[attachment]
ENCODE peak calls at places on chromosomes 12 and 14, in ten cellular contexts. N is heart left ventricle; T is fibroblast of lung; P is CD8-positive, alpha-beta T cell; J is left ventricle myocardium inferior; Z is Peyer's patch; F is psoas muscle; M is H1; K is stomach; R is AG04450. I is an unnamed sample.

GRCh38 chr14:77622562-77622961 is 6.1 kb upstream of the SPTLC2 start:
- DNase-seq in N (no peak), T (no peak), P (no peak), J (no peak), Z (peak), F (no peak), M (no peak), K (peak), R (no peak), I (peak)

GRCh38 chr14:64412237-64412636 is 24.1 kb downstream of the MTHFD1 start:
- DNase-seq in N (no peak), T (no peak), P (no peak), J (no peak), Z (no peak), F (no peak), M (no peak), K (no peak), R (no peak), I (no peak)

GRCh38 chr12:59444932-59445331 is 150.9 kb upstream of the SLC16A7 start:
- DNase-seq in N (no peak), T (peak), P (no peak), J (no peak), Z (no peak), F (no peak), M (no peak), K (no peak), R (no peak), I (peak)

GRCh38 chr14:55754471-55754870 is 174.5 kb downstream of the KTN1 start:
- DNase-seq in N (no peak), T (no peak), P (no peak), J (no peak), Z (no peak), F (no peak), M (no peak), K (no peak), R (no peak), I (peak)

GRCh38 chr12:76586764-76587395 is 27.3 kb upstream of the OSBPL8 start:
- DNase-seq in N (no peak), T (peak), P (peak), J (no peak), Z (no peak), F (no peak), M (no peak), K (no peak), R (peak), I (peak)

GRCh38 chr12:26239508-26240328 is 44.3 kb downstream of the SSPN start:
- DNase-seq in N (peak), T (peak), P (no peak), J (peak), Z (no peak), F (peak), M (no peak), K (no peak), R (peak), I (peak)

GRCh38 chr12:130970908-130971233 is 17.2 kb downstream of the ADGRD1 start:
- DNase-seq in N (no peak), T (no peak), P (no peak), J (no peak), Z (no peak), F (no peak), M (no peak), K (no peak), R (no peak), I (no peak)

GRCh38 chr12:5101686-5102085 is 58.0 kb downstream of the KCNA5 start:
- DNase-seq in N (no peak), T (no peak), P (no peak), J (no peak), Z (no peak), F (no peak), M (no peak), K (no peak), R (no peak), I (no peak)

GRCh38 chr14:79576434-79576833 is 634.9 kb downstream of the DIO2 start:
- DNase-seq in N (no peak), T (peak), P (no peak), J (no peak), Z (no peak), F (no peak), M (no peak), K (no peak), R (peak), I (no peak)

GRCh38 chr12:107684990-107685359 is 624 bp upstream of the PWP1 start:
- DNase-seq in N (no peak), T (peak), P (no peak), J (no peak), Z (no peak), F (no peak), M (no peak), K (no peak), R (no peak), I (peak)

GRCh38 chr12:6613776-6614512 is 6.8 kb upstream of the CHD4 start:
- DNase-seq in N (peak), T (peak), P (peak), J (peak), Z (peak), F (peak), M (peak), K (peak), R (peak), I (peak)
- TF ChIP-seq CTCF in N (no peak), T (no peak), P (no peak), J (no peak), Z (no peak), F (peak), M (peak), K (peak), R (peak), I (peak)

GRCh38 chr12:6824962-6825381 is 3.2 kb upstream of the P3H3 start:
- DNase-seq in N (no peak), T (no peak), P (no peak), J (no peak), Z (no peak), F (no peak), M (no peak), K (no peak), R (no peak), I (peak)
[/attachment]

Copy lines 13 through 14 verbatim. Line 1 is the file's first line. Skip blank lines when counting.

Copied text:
- DNase-seq in N (peak), T (peak), P (no peak), J (peak), Z (no peak), F (peak), M (no peak), K (no peak), R (peak), I (peak)

GRCh38 chr12:130970908-130971233 is 17.2 kb downstream of the ADGRD1 start: